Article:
The sacked captain said “MK” put $50,000 into his private bank account in his hometown of Bloe-mfontein before the second Test of the 1996 Indian tour of South Afr-ica, but added: “None of these results were fixed or manipulated.”

The information which he had provided to Gupta included the selection of team for the first Test in Durban, daily forecasts and indication of when he would declare the innings during the second match in Cape Town.

Cronje also said Gupta was ready to give $300,000 for losing the third Test in Johannesburg, but he had refused.

The cricketer said his next contact with a bookie was during England’s tour this year when a man called Marlin Aronstam approached him with offers of donations to charities and gifts. He said Aronstam gave him 50,000 rand ($7,500) and a leather jacket after the final match in which the two sides agreed to forfeit an innings to get a result in the rain-hit Test.

Cronje ended his testimony with an appeal for measures to protect sportsmen from gamblers, saying they are “easy prey”.    


 
 
IT’S ALL RUBBISH, I AM INNOCENT: AZHAR 
 
 
AGENCIES
 
Mumbai, June 15 
Azharuddin dismissed as “rubbish” Hansie Cronje’s testimony linking him to the match-fixing scandal.

“It’s all rubbish. Cronje has no credibility left with him. I don’t know the person (bookie) he is talking about,” Azhar said over phone from Hyderabad. “I will be going to Delhi tomorrow and will tell the authorities wh-atever I want to say,” he added. Later, he did not comment when asked if he would depose before the CBI tomorrow.

Azharuddin maintained that he was clean. “I have played all my cricket honestly for more than 16 years. I do not know who Mukesh Gupta is. I rarely interacted with the South Africans during the 1996 series. I don’t know why Cronje said what he has said. I am looking at it as a disgraced cricketer’s desperate bid to deflect attention,” he said. “I am innocent and ready to face any inquiry,” Azhar said. He added that “it was a retaliati-on and a counter-attack,” plann-ed after careful thought by South African cricket bosses.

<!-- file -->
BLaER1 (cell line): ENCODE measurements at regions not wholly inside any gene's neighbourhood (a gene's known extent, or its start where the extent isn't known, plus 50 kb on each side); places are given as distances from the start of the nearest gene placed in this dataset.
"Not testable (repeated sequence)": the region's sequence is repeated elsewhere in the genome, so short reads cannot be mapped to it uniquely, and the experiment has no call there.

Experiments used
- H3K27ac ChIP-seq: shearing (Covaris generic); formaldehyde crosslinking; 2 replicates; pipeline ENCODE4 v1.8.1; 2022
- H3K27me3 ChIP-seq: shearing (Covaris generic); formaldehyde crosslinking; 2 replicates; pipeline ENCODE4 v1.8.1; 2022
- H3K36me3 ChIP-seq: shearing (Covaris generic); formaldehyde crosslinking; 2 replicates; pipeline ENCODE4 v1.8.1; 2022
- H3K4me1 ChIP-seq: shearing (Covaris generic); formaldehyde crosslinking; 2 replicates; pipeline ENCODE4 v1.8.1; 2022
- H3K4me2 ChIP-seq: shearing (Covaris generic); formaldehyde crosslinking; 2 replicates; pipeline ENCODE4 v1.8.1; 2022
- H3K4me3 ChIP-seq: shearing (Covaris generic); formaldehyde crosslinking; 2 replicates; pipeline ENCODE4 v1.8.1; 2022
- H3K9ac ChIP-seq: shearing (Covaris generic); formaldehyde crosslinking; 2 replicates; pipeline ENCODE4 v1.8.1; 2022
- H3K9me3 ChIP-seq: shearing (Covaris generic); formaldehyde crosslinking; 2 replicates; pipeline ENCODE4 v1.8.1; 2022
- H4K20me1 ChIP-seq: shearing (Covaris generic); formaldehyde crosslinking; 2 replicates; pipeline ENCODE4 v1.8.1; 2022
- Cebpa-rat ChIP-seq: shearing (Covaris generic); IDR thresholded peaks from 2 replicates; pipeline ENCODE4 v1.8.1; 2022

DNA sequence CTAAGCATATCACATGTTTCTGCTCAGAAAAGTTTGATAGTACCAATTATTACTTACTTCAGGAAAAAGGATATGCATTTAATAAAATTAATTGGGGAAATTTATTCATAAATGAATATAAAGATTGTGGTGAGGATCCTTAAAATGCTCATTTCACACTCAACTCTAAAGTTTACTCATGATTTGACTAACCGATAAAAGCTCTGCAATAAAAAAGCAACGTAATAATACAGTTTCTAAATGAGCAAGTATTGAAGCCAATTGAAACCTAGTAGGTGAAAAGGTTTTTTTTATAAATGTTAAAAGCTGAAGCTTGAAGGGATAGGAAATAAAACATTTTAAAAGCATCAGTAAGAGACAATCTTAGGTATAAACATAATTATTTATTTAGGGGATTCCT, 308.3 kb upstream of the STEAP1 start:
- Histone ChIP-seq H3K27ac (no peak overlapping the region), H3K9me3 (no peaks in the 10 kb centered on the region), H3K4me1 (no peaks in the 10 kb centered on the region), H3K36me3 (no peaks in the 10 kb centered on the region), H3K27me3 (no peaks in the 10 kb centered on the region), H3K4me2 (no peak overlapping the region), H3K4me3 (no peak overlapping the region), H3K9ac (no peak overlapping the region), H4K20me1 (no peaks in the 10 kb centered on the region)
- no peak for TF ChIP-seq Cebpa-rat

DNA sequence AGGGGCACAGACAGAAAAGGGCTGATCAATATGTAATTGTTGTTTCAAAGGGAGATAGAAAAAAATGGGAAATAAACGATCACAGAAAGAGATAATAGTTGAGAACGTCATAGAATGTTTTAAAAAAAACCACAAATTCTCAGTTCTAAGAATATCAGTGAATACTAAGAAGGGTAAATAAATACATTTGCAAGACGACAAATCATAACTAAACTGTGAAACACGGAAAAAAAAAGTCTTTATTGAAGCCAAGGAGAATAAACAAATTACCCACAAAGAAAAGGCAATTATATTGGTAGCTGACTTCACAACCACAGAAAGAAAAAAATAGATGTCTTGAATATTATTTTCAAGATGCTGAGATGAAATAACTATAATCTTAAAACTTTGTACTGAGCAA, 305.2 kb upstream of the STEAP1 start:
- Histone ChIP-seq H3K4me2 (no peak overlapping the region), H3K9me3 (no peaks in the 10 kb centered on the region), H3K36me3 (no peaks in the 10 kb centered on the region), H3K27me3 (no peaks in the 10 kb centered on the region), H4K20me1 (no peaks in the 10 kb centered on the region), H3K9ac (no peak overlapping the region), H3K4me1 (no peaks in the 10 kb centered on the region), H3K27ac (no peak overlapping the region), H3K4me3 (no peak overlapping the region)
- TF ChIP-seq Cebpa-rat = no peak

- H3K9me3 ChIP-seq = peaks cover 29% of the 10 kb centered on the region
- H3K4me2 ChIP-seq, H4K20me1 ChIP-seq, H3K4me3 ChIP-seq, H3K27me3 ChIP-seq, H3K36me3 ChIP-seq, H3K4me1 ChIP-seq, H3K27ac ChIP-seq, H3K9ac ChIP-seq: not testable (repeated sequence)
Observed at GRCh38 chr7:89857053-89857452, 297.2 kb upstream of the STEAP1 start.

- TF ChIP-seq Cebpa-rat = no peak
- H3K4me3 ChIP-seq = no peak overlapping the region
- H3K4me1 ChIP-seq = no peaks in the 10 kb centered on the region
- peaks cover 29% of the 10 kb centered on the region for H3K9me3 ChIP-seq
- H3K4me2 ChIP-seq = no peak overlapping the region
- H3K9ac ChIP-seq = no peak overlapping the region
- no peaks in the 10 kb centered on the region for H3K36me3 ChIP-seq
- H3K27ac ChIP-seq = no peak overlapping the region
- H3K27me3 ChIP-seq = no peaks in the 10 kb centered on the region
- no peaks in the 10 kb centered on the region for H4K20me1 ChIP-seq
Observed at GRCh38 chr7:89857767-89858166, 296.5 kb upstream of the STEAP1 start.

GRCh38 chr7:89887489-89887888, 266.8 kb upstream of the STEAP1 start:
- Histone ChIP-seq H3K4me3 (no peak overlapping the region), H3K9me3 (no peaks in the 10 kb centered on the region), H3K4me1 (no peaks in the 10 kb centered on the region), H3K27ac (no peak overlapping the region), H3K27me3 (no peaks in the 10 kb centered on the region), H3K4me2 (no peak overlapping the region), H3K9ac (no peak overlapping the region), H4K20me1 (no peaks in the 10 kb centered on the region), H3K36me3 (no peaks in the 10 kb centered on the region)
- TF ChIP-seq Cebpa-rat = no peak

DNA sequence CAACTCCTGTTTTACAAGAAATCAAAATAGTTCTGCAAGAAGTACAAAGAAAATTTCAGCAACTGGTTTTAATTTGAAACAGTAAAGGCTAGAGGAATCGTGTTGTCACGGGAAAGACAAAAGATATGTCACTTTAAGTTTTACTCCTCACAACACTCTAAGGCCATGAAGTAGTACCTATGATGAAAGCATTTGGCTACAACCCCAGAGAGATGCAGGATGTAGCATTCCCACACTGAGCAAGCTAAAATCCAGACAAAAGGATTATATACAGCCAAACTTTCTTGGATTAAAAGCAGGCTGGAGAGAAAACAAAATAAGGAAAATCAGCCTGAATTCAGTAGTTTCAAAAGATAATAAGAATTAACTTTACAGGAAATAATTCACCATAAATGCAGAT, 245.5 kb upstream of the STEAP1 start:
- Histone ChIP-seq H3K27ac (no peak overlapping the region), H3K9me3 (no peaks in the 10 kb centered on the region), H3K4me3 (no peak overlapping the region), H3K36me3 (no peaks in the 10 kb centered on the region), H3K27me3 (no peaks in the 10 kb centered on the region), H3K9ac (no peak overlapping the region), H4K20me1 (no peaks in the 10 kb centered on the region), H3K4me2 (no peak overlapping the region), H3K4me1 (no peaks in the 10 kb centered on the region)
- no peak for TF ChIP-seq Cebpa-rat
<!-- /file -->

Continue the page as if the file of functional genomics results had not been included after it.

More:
Sports minister S.S. Dhindsa said tonight Azhar should stay out of the team on his own till he is cleared of the “serious allegations”. “I am not saying this (the charge) is true,” but Azhar should withdraw on moral grounds. Dhindsa would not, however, ask the cricket board to take action against Azhar if he did not opt out.

“Like South Africans”, Indian players and officials should also come out with the truth, he said, suggesting that if they did, they should be shown leniency.    


 
 
WHO’S MK: IS IT MUKESH OR MOHAN? 
 
 
FROM OUR SPECIAL CORRESPONDENT
 
New Delhi, June 15 
Officially Delhi police and the CBI said they had never heard of Mukesh Gupta or ‘MK’, the bookie Hansie Cronje has mentioned, but sour-ces here disclosed that a senior cricketer’s cellphone kept under surveillance by an investigating agency based in Mumbai between August last year and April this year had thrown up the name. Gupta, a known bookie, operates in Delhi and Mumbai.

Others expressed doubt if Mu-kesh Gupta was the real name. They suggested ‘MK’ could also be the name of a Delhi-based bar-on among bookies, Mohan Khattar. Khattar was on the hitlist of Delhi police and his name was revealed by Rajesh Kalra during the initial stages of investigation. Kalra was arrested just before the Cronje scam broke.